Books Reading Last Night: Dim Unshiny Evening
posted by May 20 at 10:44 AMon
Against my advice, Tori Centanni, the intrepid—and unpaid—Book Intern went to last night’s James Frey reading at Town Hall. Here’s what she had to say on the matter:
The turnout was sad. At 7:30 I counted 28 people, and though a few more trickled in, there were never more than 40 people in the room. This was sort of pathetic.
Frey, trying to cement his image as a rebel and a rule breaker, wore a baseball cap inside and refused to stand during his reading. He did not bring any materials and borrowed a copy of his book from a cute blonde in the front row to read from.
The whole thing was pretty subdued and uneventful. [Opening act] Josh Kilmer-Purcell read the first chapter of his novel [Candy Everybody Wants]. People laughed at the appropriate places. Frey then read a chapter from Bright Shiny Morning about a gun store and a rape victim. Then they asked for questions.
At first, people asked about Frey’s love of Los Angeles. Someone asked how he went about his research. Frey said he read a few L.A. history books and used the internet. When he couldn’t find information, he said “as I’m famous for doing, I just made it up.” He paused for laughter. “It’s a fiction book,” he added.
He talked about how The Los Angeles Times “savaged the book” and how he thought that “was awesome.” But the New York Times and Times Magazine loved it, which surprised him. There were more questions about Los Angeles. Frey really “wanted to do [it] justice.”
Finally some guy in a red shirt grew a pair and asked about The Controversy. The question was “How did you handle the controversy, how did it change your life, and are you still friends with Oprah?”
“I was never really friends with Oprah,” Frey replied. One of the things they told him the first time he was on her show was “don’t expect to be friends with her,” as though a lot of people walk onto her set and think they’re buddies.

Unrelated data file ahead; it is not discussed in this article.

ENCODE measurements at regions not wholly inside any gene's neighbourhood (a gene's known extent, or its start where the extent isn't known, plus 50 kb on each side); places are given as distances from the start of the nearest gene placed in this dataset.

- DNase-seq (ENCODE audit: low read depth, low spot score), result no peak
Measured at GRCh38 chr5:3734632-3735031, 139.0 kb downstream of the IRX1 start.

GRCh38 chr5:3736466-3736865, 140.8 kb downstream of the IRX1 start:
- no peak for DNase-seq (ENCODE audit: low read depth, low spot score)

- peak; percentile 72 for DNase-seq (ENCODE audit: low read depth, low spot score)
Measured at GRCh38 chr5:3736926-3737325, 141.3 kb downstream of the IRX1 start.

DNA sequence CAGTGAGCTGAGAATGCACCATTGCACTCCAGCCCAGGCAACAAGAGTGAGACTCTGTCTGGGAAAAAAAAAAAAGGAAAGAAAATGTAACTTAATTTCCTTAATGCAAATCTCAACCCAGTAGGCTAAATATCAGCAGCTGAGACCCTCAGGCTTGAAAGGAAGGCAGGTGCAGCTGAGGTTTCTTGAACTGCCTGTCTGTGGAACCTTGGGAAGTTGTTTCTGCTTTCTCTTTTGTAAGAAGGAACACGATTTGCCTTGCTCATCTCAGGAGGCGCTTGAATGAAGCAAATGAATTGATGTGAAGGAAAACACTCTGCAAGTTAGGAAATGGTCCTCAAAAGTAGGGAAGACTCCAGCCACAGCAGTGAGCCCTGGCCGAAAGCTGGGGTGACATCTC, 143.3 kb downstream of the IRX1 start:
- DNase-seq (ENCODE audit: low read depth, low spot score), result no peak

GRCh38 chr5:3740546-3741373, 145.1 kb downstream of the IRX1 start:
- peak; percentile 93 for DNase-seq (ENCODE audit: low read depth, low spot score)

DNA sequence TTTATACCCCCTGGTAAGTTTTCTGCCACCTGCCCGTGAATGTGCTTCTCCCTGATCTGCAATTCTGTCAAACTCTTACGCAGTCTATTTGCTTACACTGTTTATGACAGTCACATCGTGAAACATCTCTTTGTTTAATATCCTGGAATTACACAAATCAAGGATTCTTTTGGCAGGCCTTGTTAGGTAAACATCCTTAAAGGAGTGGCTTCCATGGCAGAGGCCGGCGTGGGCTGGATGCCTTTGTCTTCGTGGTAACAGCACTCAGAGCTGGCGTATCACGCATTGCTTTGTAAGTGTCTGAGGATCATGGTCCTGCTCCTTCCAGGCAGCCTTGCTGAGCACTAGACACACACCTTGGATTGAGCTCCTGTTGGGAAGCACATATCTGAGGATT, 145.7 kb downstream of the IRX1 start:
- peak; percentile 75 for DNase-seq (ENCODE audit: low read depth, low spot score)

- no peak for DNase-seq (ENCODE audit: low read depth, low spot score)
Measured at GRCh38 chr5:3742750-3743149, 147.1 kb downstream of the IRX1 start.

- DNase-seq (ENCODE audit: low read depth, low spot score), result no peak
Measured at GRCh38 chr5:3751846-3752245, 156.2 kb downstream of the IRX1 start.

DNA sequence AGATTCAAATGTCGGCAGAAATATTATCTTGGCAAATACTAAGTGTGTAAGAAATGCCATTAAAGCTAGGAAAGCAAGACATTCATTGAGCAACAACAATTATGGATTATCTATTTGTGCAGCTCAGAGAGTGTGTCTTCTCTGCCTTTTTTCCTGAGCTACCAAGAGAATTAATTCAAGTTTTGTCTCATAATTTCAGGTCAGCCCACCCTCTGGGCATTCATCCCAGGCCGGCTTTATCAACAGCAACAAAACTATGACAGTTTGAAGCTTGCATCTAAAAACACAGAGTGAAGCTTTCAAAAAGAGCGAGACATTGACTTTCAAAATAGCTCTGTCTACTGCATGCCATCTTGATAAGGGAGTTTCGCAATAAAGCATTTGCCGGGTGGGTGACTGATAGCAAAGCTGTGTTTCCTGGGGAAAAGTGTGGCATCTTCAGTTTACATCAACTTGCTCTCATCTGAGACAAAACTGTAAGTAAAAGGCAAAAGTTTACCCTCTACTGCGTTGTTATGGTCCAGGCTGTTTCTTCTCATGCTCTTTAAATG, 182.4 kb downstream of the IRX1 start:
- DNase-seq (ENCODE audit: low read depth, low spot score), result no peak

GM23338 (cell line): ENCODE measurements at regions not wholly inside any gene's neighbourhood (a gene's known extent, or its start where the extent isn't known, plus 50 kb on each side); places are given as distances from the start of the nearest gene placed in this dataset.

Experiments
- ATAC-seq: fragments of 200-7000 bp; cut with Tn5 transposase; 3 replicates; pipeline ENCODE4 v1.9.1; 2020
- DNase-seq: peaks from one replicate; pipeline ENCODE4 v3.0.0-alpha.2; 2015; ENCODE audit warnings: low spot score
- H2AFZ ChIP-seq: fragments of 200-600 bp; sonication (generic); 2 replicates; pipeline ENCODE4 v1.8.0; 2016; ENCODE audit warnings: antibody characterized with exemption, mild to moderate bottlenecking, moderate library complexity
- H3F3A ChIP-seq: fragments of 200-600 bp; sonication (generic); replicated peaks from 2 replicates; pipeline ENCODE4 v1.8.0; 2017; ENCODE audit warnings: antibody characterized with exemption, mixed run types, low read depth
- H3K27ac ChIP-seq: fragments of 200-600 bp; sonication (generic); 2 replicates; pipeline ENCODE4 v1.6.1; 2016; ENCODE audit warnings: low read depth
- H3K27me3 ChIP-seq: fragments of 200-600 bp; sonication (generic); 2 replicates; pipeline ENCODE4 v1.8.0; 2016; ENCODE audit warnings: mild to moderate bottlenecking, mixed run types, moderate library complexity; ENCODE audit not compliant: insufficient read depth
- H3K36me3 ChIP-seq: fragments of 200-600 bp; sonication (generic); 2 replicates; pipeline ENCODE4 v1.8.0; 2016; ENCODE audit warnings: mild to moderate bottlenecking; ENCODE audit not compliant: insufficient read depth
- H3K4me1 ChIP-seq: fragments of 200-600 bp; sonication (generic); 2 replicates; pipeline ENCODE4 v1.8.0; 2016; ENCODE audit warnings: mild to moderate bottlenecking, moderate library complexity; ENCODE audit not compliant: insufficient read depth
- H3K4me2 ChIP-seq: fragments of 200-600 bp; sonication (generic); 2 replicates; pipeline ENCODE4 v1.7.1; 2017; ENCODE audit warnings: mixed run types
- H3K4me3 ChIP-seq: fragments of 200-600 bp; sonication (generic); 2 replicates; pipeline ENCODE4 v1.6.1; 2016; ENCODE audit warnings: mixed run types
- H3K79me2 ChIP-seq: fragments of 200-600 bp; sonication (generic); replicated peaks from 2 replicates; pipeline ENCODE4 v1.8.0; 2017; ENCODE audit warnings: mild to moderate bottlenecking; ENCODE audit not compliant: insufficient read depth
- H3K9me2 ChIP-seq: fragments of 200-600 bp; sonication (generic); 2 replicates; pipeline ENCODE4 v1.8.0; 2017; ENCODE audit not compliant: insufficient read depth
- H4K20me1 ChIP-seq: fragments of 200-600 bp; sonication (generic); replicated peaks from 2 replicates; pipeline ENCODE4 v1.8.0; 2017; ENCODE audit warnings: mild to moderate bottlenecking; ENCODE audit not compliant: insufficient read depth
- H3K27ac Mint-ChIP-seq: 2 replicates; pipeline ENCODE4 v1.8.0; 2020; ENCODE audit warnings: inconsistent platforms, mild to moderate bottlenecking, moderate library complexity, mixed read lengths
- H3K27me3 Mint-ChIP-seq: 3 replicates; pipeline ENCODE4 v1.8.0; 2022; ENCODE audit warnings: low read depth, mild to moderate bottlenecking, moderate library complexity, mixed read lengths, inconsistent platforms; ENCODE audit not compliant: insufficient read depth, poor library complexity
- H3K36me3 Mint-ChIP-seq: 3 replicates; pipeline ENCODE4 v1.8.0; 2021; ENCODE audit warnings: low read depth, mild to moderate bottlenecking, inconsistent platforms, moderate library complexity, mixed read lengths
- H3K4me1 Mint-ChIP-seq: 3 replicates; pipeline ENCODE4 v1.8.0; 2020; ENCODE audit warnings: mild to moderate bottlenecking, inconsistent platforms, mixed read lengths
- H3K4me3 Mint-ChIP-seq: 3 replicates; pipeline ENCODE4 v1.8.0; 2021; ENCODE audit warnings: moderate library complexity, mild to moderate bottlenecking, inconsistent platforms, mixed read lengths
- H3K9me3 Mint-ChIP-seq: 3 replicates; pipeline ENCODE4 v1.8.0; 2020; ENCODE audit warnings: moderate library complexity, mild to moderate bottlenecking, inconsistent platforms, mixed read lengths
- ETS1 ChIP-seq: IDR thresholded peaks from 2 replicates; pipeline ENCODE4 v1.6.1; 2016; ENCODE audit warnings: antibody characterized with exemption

As for the controversy regarding how true his “memoir” was, Frey said he just concentrated on his friends and family and tried to ignore the press. He admitted the debacle was “unbelievably unpleasant” but insisted he never meant for A Million Little Pieces to be taken as pure fact. “I could give a fuck about journalistic integrity,” he said, “I wanted to create literature.”
Someone asked if he thought it was unfair, since most memoirs are “fictionalized to some degree.”
Frey sort of dismissed the question by repeating it didn’t matter. “What matters to me is that people still read it… People come up to me and tell me [it] affected them…The word on the side of the book is completely, utterly meaningless to me.”
And then about a dozen people got in line to get their books signed. The whole thing only lasted an hour.
In conclusion, Tori Centanni is great and the James Frey reading was not. Less than 40 people at a Town Hall event—the upstairs, I think, seats 850 people and the downstairs seats anywhere from two to five hundred, depending on the configuration—translates to a waste of time for everyone involved.